Skip to 0 minutes and 6 secondsCHIE ADACHI: So in this course, we've been learning a lot to do with design. And you are now getting to learn about service design. So could you define what service may mean in the context of education or the work that you do at Cloud Campus?
Skip to 0 minutes and 23 secondsLUCY SCHULZ: If you start with the student at the centre of your thinking, it actually changes the way of looking and the way of seeing a particular process or activity or transaction. A lot of that starts with talking to students and listening to students. They study anywhere in the world, how can we make sure they feel part of the university, feel part of the course that they're studying in the same way as a student who might be coming to a physical campus?
Skip to 0 minutes and 51 secondsDANIEL STEEN: But I guess my take on service design is it brings a bunch of different methodologies together. So you sort of think UX, you think design thinking, then you also think it's sort of business strategy areas as well. So, it's sort of that more zoomed out, I guess, our overall customer experience that you're talking about from beginning to end, not just one single transaction and bringing that human-centred approach to the design along the whole journey.
Skip to 1 minute and 14 secondsLUCY SCHULZ: From our perspective, so the three main aspects for the Cloud Campus student to continue to feel connected and motivated, students feeling like they owned their experience, students feeling connected with other students, with teaching staff, with service providers, and being able to see progress in what they're doing. They're fairly straightforward aspects to what we're trying to really build in to every aspect of the student experience. When you put the student at the centre of your thinking, you immediately have to keep challenging yourselves on, OK what's the value for them? This might sound like a good pedagogy. This might sound like good design for a course. But what's the value for the student?
Skip to 2 minutes and 2 secondsWe've got to try and make sure that the learning experience is the most important part of why they've come to study with us and that our service experience has to build around that.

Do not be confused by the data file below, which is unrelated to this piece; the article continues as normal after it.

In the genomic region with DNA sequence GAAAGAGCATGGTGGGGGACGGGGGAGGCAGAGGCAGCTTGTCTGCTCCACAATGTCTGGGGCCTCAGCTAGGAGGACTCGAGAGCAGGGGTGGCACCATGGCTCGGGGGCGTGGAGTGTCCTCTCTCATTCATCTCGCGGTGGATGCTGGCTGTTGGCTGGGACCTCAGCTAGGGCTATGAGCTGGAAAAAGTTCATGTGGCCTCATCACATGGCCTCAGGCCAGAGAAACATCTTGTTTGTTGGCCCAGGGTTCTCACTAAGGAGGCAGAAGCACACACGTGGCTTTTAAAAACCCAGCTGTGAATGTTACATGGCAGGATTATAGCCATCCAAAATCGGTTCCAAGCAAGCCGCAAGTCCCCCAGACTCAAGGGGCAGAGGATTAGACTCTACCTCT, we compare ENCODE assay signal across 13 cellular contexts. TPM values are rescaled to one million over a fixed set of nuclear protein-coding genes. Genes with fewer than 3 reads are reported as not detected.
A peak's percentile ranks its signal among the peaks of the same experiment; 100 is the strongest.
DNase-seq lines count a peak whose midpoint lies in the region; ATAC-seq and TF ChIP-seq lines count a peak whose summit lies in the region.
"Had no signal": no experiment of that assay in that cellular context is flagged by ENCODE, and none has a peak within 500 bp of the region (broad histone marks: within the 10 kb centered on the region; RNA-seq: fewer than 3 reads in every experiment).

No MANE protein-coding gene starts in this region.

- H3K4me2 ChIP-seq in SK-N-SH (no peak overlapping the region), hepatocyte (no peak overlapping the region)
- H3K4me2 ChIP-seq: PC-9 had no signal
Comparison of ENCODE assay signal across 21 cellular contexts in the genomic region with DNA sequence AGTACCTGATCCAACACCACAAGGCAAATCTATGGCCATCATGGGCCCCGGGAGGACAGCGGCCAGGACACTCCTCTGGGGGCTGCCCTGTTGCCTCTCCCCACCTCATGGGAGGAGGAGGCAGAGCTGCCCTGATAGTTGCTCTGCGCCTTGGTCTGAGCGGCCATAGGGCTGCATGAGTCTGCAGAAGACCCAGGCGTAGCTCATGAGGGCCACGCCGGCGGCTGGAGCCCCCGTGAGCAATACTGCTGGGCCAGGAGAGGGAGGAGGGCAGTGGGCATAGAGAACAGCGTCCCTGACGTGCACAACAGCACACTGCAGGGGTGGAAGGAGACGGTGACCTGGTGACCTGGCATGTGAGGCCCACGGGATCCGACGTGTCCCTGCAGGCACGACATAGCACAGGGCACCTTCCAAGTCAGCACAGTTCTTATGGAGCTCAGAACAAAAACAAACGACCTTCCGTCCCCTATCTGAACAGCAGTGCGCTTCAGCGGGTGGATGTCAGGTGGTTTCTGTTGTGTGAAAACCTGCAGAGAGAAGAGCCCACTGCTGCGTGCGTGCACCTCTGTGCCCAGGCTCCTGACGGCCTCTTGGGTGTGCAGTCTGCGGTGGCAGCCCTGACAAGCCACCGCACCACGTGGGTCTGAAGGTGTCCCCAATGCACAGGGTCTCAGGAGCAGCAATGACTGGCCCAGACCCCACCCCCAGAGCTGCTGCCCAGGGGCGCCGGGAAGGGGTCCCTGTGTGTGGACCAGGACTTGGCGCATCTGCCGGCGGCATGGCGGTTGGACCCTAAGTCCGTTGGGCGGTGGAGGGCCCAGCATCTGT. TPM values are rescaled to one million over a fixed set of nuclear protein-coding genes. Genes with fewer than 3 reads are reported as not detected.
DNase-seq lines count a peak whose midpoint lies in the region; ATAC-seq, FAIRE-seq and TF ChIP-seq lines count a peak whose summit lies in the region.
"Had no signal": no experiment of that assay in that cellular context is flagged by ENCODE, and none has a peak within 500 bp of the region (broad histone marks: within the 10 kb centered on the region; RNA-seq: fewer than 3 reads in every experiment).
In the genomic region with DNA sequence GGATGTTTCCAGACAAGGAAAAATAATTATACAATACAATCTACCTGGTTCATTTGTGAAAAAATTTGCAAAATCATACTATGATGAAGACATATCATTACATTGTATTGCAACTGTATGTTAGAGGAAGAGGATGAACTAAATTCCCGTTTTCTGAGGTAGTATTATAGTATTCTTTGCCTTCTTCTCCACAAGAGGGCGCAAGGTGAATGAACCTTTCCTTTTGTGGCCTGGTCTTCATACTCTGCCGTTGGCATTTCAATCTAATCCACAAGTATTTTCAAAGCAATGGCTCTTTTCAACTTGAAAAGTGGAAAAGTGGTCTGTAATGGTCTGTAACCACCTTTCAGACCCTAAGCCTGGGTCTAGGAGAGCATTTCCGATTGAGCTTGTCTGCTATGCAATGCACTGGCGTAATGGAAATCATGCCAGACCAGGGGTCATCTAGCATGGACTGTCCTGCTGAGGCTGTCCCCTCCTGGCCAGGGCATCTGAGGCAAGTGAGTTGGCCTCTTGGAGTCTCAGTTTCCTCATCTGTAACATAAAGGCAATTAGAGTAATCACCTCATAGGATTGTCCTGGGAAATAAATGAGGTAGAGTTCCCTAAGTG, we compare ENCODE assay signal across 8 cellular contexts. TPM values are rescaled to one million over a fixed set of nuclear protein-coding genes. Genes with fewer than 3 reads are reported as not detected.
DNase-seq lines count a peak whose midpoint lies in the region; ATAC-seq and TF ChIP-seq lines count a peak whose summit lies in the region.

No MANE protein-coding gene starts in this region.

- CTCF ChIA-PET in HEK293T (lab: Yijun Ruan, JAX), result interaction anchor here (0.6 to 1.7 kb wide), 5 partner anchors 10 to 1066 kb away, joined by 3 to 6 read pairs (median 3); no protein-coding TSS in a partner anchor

What's service got to do with learning?
According to Stickdorn and Schneider (2012), ‘when you have two coffee shops right next to each other, and each sells the exact same coffee at the exact same price, service design is what makes you walk into one and not the other’.
To extend our understanding about the role of design in (digital) learning, we’ll now combine this with the notion of ‘service’ as a way of thinking more holistically about the journey of digital learners.
What is service design?
The concept of service design has long been used in various domains such as healthcare, business and product innovation. However, the concept of service in education is still relatively new even though, somewhat ironically, it has a long tradition of design practice.
In their latest work (and one of the very few papers about service design in education), Carvalho and Goodyear note that:
Design activity in education has fragmented into two rather separate areas: macro-level work on educational planning and administration and micro-level work on instructional design. These have very different labour forces and methodologies. While there is a growing acknowledgement of the need for services that integrate around the learner, there is – as yet – very little awareness of how service design and innovation strategies can be used to tackle the complex problems thereby entailed, and to connect macro, meso and micro levels. (2018, p. 31)
Service design is thus an area easily neglected in education, but it’s also what makes a real difference in creating premium online learning experiences.
Case study: service design in Deakin’s Cloud Campus
Around 25 per cent of Deakin’s student cohort learn wholly online (ie approx. 15,000 students) as part of Deakin’s Cloud Campus, one of the five recognised campuses at Deakin University.
The Cloud Campus team have been mapping the full learning journey of Cloud Campus students by identifying pain points and ways to support their learning as a holistic experience – all the way from considering Deakin as a prospective university to graduating, job-ready, into the real world.
Watch the video to learn more about service design in education as Chie talks to Lucy Schulz and Daniel Steen from Deakin’s Cloud Campus team about how they’ve been applying the service design model to improve the experience of students learning online at Deakin.
One of the statements that Lucy makes in this video is about enabling opportunities for students to digitally connect with other learners, teaching staff and Deakin support.
Based on your professional context, how do or could you apply these ideas to your own practice?
In the comments, discuss your thoughts about service design and the ideas raised in this video and how they relate to your own digital learning practice.
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